When you think of anxiety and how it sneaks up on you sometimes, it’s easy to become afraid of it. You wonder when the next anxiety attack will happen or if you’re ever going to be able to break the thought patterns that have caused you to spiral in the first place. But, if you dig deep down and discover what you’re actually overthinking about, the things that you are scared of, you can reason with them. You can regain perspective on them.
At first, your anxiety might seem like some sort of terrible monster who has come to destroy your life, with fangs and claws that it’ll use to eat away at you from the inside out. It’s foreign; it’s terrifying; it’s something that you want to avoid at all costs.
But, if you sit with it for a little while, it becomes more of a visit from an unwanted, distant relative—maybe an aunt. We know who she is and what she likes to gravitate towards when you’re in conversation with her. Perhaps she’ll start by asking you how things are with your significant other and if you know that most relationships don’t last nowadays. If you don’t interrupt them, her negativity only persists and festers in your mind like cockroaches in a public pool locker room. Hopefully, none of you have heard this from an actual relative, but maybe it’ll ask you something along the lines of what if you’re not good enough to be in your current position? What if people start to perceive you as an anxious person again? Do you think they’ll leave? Oh, but don’t worry if they do, dear. Auntie Anxiety will never abandon you.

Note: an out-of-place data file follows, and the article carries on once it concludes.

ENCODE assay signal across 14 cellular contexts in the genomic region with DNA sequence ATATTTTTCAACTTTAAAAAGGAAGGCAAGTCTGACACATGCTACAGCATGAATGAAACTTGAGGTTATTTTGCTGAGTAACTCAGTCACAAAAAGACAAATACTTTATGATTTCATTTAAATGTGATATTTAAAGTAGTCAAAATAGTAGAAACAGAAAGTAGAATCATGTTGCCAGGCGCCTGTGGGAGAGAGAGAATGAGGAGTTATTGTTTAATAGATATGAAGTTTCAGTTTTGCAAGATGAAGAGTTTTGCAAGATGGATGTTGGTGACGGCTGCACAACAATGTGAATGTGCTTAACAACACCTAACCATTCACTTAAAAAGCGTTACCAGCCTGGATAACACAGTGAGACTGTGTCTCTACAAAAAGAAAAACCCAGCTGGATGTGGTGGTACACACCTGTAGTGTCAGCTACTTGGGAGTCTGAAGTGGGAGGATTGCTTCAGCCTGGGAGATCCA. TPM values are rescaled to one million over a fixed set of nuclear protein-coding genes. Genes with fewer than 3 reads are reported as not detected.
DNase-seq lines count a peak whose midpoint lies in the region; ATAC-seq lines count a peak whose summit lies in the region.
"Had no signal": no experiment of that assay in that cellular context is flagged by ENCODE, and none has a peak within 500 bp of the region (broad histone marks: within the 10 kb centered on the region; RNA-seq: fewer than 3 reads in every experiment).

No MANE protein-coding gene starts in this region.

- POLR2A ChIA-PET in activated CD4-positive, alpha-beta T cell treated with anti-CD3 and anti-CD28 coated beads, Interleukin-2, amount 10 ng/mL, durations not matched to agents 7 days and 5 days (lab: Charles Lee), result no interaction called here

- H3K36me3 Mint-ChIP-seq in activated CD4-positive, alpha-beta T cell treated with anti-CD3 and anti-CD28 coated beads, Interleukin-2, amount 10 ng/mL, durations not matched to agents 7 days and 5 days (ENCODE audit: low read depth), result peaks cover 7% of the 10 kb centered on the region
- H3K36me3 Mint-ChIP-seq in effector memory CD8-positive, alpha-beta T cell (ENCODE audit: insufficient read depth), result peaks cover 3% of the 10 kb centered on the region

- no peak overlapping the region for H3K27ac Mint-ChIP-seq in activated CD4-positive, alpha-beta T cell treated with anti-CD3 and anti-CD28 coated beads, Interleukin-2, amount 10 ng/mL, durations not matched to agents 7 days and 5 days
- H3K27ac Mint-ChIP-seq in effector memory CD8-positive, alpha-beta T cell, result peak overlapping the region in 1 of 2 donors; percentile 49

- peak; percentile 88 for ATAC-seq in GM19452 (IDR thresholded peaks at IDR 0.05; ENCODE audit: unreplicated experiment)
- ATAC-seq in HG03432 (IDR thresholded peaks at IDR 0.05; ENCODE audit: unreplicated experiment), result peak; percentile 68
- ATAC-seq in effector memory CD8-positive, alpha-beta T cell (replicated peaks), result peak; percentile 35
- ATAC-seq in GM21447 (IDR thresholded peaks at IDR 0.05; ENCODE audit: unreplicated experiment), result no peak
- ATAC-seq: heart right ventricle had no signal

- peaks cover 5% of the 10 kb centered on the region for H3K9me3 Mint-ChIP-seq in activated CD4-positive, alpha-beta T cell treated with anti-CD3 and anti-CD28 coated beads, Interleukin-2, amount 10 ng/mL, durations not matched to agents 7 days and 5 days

The trick is to stop her before she starts spinning lies into truths, and you start believing her. Perhaps you’ve spent enough time with her to notice the things that keep her quiet. Maybe she likes a cup of warm herbal tea, some yoga to refresh her body and spirit, or a 10-20 minute meditation to sit with the uncomfortable thoughts before she starts putting them in your head and makes you think that they’ll be willed into existence.
When you have calmed her down and given her time to iron out her thoughts, it no longer seems that she’s here to attack you. On the contrary, you realize that she thinks she is protecting you by preparing you for the worst. That’s when you need to place your hand gently on hers, let her know that you have heard what she has to say, that you appreciate her concern, but that thinking about what might happen to affect you in the future negatively isn’t serving you and that you’re okay in this moment.
Only when you start to live with her in the moment does she realize that it’s time for her to go, that she’s not needed there. She might be back for another visit in the future. You are related, after all. But, when she does come back, you’ll be better equipped to be in control of your interactions with her and stand your ground with the knowledge that in the grand scheme of things, what she has to say does not affect you.